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« Reply #5 on: August 13, 2008, 07:55:07 PM »

I keep planting birdsfoot trefoil, alfalfa, white and yellow sweet clover, white dutch clover, chicory, goldenrod, asters, milkweed and buckwheat.
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Brian D. Bray
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« Reply #6 on: August 14, 2008, 01:12:23 AM »

I'm going to be replacing the shrubbery around the house with bee friendly types like butterfly bush, privet, etc.
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KONASDAD
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« Reply #7 on: August 14, 2008, 01:52:01 PM »

Heather blooms starting around News Year and the bees will go to it on those warm days of winter and early spring. Two other very early bloomers are pussywillows, and skunk cabbage. They get loads of pollen from skunk cabbage. Not something you plant, but might be available in your area.
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MrILoveTheAnts
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« Reply #8 on: August 14, 2008, 01:56:24 PM »

Butterfly bush doesn't exactly bloom early, but it is blooming than what I would consider it's native counter part, Joe Pye Weed. Not that Joe Pye Weed would make a good hedge, it's a perennial that dies down to the ground each year. While I don't approve of Butterfly Bush, A few I'd recommend for a hedge would be, Buttonbush (Cephalanthus occidentalis), Summersweet (Clethra alnifolia), and your local Ceanothus species (western US have blue mountain lilac, and east there's we have New Jersey Tea but that doesn't grow as big.) Maybe even American Beauty Bush (Callicarpa americana). Winged sumac might be good too. Each of them bloom at a different time of year, some over the summer right when the bees need it most, and most of them are fragrant.

New Jersey Tea (Ceanothus americanus), and American Beauty Bush both bloom pretty early (May) but by then swarm season is usually well underway.

Another early bloomer I'm interested in is Bloodroot (Sanguinaria canadensis). I don't know if bees like it but it's blooming in March and April. Also can be rare or protected in some locations so Don't just pick some if you find them out in the woods.
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greg spike
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« Reply #9 on: August 16, 2008, 08:44:53 PM »

Hey Brian,
You might want to check on the privet before you plant; Bees love them, but they're an invasive pain in the butt around here. A good long winter might keep them in check, though.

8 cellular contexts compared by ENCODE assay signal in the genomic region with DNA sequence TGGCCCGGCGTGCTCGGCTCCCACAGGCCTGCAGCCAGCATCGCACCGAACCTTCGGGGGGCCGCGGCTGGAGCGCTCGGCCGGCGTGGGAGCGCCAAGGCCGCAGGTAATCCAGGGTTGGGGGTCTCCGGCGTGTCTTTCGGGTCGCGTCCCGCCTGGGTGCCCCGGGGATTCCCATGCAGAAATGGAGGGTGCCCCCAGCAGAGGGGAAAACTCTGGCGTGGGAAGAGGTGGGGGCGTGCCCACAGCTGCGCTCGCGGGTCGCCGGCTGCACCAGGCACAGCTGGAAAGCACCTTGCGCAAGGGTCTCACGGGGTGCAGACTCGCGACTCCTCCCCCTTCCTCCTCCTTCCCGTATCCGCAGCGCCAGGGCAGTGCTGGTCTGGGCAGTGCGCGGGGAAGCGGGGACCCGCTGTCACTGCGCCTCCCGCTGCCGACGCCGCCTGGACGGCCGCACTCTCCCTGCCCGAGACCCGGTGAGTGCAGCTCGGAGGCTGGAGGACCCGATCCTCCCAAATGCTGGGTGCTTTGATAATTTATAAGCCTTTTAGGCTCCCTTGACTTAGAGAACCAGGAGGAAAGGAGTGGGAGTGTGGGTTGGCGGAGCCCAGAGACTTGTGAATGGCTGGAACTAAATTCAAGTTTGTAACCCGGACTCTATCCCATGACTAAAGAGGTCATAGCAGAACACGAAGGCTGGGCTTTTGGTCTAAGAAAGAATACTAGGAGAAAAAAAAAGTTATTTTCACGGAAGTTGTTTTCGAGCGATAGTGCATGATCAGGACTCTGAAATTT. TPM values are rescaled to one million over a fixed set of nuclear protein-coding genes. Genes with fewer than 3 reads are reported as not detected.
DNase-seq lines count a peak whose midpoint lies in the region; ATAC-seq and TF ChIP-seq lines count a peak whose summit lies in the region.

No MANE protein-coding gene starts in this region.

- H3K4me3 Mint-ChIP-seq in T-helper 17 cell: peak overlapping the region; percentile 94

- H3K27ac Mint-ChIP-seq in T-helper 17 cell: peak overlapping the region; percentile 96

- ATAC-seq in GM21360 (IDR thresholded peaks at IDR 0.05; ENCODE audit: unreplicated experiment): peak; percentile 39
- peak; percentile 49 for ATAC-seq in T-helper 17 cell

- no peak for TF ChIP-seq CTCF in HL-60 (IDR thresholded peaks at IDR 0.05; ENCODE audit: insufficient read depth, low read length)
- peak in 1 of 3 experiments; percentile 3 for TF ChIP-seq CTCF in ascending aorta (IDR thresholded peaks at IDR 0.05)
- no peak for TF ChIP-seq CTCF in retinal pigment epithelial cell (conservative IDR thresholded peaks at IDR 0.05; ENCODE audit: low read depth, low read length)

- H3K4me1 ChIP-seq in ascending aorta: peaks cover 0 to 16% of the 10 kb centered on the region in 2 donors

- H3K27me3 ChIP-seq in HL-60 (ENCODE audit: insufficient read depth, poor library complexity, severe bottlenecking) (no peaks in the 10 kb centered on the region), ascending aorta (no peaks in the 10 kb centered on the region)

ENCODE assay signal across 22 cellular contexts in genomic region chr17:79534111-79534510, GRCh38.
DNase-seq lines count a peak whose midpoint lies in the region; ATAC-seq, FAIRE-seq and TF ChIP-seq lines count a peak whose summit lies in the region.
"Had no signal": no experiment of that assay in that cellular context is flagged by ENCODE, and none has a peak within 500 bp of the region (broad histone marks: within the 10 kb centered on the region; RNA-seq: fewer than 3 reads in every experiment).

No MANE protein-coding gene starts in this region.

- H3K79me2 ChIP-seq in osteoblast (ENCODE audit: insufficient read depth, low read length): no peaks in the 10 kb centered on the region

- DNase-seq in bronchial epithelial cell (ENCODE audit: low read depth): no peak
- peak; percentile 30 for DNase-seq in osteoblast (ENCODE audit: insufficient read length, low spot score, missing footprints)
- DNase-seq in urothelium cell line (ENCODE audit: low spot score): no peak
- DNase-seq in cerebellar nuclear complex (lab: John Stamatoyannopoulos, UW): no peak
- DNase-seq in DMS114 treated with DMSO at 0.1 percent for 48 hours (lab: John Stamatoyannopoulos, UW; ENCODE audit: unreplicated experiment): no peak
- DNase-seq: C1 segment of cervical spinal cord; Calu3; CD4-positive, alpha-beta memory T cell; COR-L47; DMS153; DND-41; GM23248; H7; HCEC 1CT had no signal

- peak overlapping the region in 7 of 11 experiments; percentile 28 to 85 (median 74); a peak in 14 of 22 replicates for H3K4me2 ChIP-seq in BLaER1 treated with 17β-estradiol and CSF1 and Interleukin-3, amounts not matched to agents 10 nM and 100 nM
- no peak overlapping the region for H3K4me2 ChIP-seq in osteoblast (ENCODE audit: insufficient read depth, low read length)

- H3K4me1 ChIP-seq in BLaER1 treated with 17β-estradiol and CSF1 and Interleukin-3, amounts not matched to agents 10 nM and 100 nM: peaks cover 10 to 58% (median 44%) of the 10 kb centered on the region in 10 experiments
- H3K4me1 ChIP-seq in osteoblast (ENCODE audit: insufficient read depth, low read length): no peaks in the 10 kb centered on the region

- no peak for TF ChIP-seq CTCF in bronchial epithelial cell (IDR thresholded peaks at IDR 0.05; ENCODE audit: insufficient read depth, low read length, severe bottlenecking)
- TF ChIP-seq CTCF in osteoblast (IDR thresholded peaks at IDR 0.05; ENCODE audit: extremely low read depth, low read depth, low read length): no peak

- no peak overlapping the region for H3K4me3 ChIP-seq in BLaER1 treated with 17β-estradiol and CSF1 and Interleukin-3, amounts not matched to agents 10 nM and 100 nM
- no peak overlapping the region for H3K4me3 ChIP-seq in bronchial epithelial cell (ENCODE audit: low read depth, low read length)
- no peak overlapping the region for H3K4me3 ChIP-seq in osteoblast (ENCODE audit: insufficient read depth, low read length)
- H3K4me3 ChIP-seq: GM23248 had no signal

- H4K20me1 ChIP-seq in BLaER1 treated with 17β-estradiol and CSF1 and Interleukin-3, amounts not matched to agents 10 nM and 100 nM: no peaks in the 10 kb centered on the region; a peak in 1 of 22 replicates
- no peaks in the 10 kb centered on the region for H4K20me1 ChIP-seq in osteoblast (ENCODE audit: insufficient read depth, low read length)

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qa33010
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« Reply #10 on: August 16, 2008, 11:20:23 PM »

   The Henbit is a favorite around here.  As is Carolina Beauty.  Does holly grow well up there?  Here the honey bees are all over the holly and maples before the henbit and carolinas come out.  I have seen hummers, butterflies and honey bees at times visit the same plants.  So I use butterfly and hummer plants that would allow honeybees access to the nectar.  Would this link help at all? 

http://home.pacifier.com/~neawanna/humm/pojar.html

or this one?

http://www.tilthproducers.org/tfia/bees.htm
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Michael Bush
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« Reply #11 on: August 17, 2008, 10:54:03 PM »

Crocuses are great too.  There are a lot of good trees.  Tulip poplar, black locust, sourwood, red maple, pussywillow, basswood, tupelo, early fruit trees, like plums, redbuds, cherries...
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Michael Bush
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« Reply #12 on: August 17, 2008, 11:18:14 PM »

and for a quick pollen booster tree get bradford pair tree's, my bee's work these like crazy because its is among the first to bloom in very early spring, very little nectar but loads of pollen.
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Brian D. Bray
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« Reply #13 on: August 20, 2008, 04:47:09 PM »

I do not lack for early season forage sources, it is more a problem of lack or scarcity of late season nector sources that I want to address.  Something that comes on for a prolonged period (2-3 weeks) after the blackberries in mid to late-July.